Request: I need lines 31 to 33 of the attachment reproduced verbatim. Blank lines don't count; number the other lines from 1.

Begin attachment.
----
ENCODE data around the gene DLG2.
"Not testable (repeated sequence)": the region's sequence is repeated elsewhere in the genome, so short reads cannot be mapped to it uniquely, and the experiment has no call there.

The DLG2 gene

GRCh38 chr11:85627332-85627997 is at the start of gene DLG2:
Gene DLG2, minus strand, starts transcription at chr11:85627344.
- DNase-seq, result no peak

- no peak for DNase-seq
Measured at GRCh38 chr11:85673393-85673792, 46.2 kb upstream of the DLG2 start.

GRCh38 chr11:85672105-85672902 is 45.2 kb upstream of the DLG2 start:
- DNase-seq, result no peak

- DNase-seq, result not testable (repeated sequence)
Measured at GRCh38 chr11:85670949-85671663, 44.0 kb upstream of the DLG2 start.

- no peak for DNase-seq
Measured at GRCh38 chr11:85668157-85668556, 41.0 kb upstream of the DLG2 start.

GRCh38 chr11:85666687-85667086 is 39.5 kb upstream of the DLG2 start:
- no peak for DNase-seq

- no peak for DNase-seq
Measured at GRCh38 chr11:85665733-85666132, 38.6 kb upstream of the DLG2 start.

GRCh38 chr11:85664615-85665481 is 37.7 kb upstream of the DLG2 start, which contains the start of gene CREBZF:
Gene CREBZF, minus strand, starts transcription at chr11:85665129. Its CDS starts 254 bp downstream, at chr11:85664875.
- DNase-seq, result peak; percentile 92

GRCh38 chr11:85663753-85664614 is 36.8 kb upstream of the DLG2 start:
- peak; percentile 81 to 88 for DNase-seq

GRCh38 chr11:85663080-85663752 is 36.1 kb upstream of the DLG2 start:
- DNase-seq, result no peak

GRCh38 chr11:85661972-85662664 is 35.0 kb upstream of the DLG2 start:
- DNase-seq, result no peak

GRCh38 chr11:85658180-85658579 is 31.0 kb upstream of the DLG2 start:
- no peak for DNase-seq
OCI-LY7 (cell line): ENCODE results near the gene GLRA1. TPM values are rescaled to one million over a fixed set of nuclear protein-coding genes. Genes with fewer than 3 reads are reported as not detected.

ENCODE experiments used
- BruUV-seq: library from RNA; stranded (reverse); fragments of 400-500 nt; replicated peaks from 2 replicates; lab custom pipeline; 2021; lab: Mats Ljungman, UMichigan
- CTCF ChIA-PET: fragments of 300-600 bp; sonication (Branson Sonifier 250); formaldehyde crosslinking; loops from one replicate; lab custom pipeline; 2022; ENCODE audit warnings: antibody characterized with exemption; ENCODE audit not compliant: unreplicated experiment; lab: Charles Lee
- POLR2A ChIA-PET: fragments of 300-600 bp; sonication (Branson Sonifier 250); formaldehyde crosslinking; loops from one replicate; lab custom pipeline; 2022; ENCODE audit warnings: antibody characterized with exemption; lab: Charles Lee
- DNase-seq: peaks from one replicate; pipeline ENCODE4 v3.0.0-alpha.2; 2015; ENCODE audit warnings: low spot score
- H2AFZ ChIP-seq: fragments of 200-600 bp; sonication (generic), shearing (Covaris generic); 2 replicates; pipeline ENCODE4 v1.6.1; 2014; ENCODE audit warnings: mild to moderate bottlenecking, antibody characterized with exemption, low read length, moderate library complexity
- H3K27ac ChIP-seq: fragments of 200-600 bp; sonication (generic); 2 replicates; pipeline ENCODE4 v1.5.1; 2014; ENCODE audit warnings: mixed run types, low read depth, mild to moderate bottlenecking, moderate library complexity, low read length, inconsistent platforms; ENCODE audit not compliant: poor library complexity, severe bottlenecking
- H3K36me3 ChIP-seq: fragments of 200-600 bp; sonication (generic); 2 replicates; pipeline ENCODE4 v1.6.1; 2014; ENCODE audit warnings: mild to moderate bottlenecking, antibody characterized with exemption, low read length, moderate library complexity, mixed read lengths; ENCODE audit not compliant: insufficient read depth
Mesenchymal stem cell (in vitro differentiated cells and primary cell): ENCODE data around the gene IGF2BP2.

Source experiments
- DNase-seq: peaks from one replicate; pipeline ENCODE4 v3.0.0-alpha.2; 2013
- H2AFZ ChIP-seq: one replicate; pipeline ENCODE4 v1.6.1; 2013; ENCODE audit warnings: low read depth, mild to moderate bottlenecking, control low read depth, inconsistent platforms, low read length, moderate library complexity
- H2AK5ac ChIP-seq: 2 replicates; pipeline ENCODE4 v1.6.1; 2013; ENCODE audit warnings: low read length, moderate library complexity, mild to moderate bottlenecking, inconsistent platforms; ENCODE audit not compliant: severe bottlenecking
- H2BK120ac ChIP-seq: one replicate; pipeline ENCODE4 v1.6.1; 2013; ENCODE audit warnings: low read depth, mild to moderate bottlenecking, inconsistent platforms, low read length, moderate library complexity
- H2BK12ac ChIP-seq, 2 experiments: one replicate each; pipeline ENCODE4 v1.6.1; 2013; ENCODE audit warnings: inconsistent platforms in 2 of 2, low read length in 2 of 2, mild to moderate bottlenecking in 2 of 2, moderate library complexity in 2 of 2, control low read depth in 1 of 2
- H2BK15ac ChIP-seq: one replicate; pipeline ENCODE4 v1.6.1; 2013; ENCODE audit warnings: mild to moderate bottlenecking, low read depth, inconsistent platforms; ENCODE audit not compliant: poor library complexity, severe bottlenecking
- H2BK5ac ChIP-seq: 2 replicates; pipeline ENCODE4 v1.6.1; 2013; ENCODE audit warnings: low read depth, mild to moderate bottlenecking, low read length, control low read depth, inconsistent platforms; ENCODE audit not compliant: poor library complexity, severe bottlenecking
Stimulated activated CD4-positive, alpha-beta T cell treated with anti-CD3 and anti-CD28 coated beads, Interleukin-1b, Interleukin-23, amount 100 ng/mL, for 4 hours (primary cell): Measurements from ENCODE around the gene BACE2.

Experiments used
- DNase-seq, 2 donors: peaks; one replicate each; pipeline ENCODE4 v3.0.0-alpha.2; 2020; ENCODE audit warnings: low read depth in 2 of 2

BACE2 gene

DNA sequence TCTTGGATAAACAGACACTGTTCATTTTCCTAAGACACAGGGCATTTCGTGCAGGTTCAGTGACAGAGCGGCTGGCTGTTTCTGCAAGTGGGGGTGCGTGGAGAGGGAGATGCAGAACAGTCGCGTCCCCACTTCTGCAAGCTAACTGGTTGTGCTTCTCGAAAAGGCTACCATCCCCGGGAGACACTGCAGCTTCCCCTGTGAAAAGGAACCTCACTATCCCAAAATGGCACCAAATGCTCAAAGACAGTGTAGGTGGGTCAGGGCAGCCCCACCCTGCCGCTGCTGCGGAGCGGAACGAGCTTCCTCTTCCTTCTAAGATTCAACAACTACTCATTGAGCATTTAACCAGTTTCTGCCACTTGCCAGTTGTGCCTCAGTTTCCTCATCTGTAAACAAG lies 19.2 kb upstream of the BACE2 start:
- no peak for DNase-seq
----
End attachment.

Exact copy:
ENCODE experiments used
- BruUV-seq: library from RNA; stranded (reverse); fragments of 400-500 nt; replicated peaks from 2 replicates; lab custom pipeline; 2021; lab: Mats Ljungman, UMichigan
- CTCF ChIA-PET: fragments of 300-600 bp; sonication (Branson Sonifier 250); formaldehyde crosslinking; loops from one replicate; lab custom pipeline; 2022; ENCODE audit warnings: antibody characterized with exemption; ENCODE audit not compliant: unreplicated experiment; lab: Charles Lee